Regards, Alun

Transcription of letter show below:-

Alun sent me a 6 page letter:- May 10

Dear Liz, I am writing at last but it is as you say I have been having a hot time of it,’ not arf’ & I am luck to be alive.   Perhaps you have heard of the battle of Arras, and the fighting around that quarter, well I have been through all that, & Oppy Wood.    I have been in that but Fritz made us hop it out again.   Well Liz it is bloody Hell let loose, & thousands of men are going under, & legs & arm, & heads are all over the place, it is a marvel how one keeps sane.   Well I am allright (sic), for another couple of weeks, as we have been relieved for a rest, that is, what is left of us, & that is not many.   My gun got blown up by a shell, ammunition and all the spare parts & my four men with them, so you see I am a bit lucky.  “Ha Ha”    Well Liz I am going to spend that 2/6d now & also that 2/- that Joe sent, I ain’t had a chance before, (fancy having 5/6 in your pocket in the trenches) so I’ll get a drop of that tiger piss tonight, some fags & a biscuit or two & I expect we’ll get some pay this week, 5 or 10 francs so I am going to have a blow out & also a girl or two, as there is a few in the village where we are, stomping (or stopping) (jig a jig tre bon monsieur,) how do you like my French, ask Bill to get it in English, & tell him I’d be glad to be helping him to dig that plot, as I have had some digging to do out here, I have been buried twice this last lap, & I’ve managed to scramble out, but my 4 mates were smashed, oh it is a bloody game, & if the censor opens this, I’ll be for it so write straight back & I’ll know you’ve had it, ain’t got much more to say, only that I am in the pink, so hoping you are all the same, I remain, your loving Brother, Sag*.   * Possibly family nickname of unknown origin.   (Faded red ink) Just a bit more, I’ve been out and bought an (word on a crease) ???ing ink pencil 5d and this is how it writes, same as everything we have out here, you can see nothing for your money.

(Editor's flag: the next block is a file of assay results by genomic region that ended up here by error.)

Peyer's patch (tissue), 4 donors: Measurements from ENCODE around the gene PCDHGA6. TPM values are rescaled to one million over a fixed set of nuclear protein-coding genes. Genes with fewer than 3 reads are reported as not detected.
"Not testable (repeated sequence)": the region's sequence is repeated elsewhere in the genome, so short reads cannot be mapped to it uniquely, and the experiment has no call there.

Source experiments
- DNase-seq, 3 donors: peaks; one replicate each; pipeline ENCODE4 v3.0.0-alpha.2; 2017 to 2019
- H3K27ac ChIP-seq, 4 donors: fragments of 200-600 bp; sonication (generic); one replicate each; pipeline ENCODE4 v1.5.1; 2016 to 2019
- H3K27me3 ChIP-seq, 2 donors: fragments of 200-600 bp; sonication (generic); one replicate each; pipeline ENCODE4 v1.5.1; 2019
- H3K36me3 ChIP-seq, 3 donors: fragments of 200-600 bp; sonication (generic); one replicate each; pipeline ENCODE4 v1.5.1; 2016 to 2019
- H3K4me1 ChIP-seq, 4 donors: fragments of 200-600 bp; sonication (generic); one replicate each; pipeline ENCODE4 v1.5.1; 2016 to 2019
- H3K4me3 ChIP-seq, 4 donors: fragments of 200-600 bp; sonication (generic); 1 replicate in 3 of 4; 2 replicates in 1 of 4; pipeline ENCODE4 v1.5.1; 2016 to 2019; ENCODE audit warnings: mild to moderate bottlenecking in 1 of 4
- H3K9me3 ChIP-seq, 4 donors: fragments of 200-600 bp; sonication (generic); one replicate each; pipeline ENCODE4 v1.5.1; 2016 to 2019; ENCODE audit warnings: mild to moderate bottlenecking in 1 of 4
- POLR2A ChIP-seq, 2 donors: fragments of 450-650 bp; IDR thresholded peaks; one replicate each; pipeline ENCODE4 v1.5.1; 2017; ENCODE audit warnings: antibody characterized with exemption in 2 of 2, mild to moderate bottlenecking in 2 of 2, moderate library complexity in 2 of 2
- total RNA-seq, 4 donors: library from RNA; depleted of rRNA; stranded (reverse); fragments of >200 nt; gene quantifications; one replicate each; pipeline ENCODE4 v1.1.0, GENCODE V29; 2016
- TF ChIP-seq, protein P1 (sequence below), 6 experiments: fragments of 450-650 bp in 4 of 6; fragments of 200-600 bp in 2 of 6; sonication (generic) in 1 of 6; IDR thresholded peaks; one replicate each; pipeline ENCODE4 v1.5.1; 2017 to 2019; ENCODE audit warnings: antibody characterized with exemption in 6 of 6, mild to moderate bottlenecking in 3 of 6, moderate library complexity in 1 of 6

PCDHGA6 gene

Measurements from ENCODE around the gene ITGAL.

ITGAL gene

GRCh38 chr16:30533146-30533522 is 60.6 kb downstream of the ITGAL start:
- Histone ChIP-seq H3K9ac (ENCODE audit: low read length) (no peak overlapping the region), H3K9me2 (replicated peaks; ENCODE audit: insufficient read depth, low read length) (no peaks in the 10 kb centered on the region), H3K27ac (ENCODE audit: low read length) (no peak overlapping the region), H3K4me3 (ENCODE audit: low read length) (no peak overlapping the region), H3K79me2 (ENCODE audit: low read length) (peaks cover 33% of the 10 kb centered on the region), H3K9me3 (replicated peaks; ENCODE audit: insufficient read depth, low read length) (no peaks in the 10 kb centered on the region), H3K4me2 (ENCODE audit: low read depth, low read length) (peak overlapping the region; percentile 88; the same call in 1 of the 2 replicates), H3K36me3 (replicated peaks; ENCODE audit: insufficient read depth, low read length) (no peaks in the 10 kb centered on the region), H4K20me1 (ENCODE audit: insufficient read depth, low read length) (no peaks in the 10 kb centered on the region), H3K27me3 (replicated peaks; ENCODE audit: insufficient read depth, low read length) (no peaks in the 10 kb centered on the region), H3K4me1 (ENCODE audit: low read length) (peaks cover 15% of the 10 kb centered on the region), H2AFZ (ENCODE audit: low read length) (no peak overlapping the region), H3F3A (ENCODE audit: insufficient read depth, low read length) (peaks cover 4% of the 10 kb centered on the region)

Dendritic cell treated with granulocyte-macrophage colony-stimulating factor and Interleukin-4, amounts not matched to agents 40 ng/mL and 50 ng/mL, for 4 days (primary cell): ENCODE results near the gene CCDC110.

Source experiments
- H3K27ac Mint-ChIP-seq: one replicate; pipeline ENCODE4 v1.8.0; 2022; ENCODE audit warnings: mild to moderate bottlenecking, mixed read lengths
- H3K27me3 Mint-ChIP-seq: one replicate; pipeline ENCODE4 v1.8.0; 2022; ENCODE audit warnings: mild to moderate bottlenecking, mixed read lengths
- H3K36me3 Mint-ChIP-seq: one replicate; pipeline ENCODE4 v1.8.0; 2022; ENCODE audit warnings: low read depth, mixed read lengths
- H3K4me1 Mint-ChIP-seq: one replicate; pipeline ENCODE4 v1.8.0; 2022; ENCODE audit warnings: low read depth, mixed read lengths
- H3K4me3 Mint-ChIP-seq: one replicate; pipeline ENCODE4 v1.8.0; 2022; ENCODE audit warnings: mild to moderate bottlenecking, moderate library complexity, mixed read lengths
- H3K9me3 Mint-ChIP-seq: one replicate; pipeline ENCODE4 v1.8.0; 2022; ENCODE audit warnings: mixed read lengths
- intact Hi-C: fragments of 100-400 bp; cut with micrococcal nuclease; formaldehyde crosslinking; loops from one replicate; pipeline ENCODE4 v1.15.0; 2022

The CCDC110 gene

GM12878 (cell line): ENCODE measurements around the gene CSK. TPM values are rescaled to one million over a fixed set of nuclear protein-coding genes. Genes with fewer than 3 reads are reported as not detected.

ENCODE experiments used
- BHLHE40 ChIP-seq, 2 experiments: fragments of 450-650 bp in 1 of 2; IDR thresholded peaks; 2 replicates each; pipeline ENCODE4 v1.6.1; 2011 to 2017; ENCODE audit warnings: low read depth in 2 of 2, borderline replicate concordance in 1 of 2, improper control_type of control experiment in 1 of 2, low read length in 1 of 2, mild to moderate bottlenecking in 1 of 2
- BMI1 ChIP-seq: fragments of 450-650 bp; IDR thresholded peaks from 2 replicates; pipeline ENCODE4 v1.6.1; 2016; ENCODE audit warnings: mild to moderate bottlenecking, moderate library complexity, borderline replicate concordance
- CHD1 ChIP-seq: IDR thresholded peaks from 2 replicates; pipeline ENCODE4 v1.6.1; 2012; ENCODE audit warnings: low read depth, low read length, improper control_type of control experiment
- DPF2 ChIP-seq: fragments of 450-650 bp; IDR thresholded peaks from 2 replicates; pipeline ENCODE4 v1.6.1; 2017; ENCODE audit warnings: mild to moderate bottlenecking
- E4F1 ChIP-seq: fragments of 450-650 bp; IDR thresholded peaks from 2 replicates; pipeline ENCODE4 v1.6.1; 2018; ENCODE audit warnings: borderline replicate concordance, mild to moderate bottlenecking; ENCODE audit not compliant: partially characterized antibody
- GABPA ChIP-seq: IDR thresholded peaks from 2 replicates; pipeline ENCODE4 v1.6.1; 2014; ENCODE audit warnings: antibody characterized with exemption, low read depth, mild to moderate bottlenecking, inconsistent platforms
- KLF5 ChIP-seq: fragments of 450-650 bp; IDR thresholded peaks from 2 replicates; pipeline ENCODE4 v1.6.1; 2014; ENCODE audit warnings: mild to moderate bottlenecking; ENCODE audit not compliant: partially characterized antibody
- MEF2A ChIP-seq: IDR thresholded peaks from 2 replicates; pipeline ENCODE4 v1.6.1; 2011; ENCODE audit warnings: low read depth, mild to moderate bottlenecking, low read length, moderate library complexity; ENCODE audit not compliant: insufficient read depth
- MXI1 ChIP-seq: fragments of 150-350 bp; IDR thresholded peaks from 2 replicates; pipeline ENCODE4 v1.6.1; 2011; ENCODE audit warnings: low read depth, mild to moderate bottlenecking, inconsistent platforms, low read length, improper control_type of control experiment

(Black lead pencil) I’ll carry on with Black Lead, ha ha, that’s better.   We are getting plenty to eat again, you see it is when we advance some, that we don’t get any, the transport cannot get up to us, and never mind if I made a mistake in the date, we don’t know what day it is, until we are our ou of the line, & I smoke the envelope, for a fag, & the paper off the jam tins, ha ha, we ain’t arf civilised on this job, myes (sic), I think I’m as cheerful as the next as I am singing all the time & the shells are bursting everywhere around, & we have been specially praised by the General, for the magnificent way we have fought & conducted ourselves, in attacking and gaining the strongest fortified positions, that the Germans thought impregnable, but at what a cost ( bad job the poor buggers could not have been there to have heard it) so if I go under, you can bet tell my friends that I died fighting & as cool as the snowball that Griffiths used to call me.   Well Liz, if you get this you might send it our Jack, as perhaps I should not get another one through, & the Lord knows when I’ll get another of these envelopes & I like him to know where I’ve been, or write & tell him.

Many thanks to Alun for sharing these with us, and in doing so gives us all a little insight to what the men and boys went through and also Arthur’s character, it seems he always tried to so cheerful, even in those awful days, he saw a bright side, bless him.

Arthur James was mentioned on the Absent Voter’s List of 1919 – 2860   HIGGINS, Arthur  9 Butler Street.   54578 Pte., 21/M.G.C., B.E.F. (Died 18/9/18)    (The number that Arthur was listed on the 1918 list of the same name – 5486)

Learn more about the other soldiers on the Connahs Quay and Shotton War Memorial